SDBTT prides itself on providing information to those affected and has a commitment to top quality medical research. Its annual brain tumour research budget is now in excess of £1 million and is allocated through a rigorous, internationally recognised peer review process. The organisation is also making a significant impact with its Headsmart campaign which calls for earlier diagnosis of children with brain tumours. It makes a lot of sense for us to support SDBTT research projects because of their effectiveness to date, and also the rigorous peer review process. This means that we can be confident that every research penny we raise is spent in the best possible way.


From now on we will work together to achieve our goals in these areas. An approach supported by the Charities’ Commission who recently published research that shows that charities that collaborate are able to offer an improved service, can increase the reach of their services and can have a greater impact.

In short? Each organisation will be even more efficient, even more effective, and we will each be well placed to continue to grow.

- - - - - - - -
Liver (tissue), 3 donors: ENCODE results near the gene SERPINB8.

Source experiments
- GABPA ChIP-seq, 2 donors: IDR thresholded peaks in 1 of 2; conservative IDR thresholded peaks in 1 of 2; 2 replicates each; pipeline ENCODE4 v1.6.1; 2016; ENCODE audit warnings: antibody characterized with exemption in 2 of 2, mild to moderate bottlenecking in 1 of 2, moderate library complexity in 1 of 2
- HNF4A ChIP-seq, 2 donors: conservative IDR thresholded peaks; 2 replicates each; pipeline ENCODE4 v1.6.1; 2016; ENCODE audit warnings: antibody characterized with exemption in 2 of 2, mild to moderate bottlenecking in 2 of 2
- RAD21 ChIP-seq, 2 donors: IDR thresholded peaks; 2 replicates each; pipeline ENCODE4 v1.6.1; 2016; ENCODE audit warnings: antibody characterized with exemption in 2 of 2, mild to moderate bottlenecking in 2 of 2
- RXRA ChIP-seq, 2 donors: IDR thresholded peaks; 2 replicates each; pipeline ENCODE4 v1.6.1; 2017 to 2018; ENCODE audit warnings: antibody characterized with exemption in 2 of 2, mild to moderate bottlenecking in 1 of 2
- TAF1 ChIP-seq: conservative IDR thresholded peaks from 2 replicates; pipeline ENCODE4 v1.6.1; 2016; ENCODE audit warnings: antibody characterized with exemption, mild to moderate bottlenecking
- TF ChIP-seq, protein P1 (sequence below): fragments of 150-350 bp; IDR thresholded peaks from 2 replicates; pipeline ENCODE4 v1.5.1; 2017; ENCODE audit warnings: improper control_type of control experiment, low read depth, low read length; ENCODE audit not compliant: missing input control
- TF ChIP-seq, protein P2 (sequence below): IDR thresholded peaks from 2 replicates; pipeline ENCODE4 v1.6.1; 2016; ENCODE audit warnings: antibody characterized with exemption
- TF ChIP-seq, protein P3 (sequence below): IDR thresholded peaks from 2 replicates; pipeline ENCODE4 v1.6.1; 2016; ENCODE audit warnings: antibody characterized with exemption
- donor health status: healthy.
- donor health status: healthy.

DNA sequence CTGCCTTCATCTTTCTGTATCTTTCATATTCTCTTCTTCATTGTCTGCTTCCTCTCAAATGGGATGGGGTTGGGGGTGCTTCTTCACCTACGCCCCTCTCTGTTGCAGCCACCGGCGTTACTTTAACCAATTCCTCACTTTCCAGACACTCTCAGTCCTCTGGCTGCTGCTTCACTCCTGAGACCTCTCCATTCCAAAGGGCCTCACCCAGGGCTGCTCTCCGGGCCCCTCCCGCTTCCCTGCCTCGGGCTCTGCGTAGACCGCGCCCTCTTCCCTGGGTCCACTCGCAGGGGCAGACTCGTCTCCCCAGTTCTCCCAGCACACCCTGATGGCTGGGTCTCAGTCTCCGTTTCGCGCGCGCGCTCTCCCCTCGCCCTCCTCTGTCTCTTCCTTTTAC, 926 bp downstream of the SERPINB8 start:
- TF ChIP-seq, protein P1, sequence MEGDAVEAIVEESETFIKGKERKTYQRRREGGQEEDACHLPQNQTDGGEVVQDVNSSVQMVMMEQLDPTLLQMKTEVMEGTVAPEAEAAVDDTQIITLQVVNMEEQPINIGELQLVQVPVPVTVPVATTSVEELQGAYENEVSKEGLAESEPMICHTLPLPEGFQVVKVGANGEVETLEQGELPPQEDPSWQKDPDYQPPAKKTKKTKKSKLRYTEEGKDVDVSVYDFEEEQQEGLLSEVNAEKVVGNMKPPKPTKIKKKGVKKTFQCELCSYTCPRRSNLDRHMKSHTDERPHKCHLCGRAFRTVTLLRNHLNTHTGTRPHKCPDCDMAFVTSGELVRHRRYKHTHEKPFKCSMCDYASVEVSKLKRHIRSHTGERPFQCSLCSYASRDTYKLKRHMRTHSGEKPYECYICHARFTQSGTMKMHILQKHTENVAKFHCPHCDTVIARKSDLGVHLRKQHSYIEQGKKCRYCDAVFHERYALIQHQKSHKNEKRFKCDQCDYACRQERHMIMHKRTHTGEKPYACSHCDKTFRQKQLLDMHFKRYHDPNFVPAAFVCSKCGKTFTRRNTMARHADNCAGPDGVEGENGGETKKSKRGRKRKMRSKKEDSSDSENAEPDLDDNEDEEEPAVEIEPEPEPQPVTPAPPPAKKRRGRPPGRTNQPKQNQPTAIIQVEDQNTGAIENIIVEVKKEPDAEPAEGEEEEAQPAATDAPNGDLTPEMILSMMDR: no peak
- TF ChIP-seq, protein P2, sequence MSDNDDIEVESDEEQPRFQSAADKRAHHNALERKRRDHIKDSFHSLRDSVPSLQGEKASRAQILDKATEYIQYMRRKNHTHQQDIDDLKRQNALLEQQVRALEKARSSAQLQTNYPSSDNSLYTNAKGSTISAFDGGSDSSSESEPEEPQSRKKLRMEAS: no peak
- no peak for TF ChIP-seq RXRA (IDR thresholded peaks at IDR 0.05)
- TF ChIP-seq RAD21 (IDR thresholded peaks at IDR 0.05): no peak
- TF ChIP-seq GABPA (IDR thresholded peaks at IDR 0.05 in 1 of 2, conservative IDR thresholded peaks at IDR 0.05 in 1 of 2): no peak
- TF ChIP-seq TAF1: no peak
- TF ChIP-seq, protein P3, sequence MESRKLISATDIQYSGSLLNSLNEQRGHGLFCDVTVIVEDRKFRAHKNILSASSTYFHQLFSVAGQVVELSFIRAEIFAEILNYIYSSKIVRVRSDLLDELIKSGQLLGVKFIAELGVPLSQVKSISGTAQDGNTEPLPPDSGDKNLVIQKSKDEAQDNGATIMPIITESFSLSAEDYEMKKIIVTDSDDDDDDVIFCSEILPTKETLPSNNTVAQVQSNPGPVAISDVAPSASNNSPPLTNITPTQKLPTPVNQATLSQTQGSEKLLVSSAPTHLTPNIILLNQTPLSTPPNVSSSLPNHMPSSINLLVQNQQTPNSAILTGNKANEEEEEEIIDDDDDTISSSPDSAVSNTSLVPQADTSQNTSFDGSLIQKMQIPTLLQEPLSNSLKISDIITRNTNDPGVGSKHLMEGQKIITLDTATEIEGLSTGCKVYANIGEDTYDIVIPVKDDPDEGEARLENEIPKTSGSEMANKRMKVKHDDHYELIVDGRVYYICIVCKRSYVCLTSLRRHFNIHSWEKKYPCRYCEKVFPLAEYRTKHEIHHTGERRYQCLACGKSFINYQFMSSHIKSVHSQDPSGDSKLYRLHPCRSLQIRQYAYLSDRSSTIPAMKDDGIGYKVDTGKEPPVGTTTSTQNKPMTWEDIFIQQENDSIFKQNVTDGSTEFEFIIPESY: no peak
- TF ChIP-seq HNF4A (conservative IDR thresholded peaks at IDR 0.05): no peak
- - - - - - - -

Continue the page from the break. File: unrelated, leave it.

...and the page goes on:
A word from our Chair of Trustees


Philip Cuff, Chair of Trustees here at brainstrust is very clear on what this collaboration is going to provide,

“Action! This is an agreement of substance rooted in several shared commitments including a carers’ day on 17th October, a programme of cross-promotion for helplines and sources of information, patient information days and an even greater programme of Meet Ups. Ultimately this is about offering everyone that needs it the best, most up-to-date support and with the weight of two organisations behind it, this new relationship will do just that. We are thrilled to be working alongside our colleagues at SDBTT and look forward to continuing to make a difference in the lives of those affected by brain tumours.” – Philip Cuff, brainstrust.


Find out more

We’ve a lot planned over the coming months. As Philip says, this is an agreement of substance, so the detail had to come first. We’ve Meet Ups, Information Days, new literature, Carer Days and much much more planned. To find out more, or to support us in this new collaboration simply call us on 01983 292 405 or email


To find our more about the Samantha Dickson Brain Tumour Trust, visit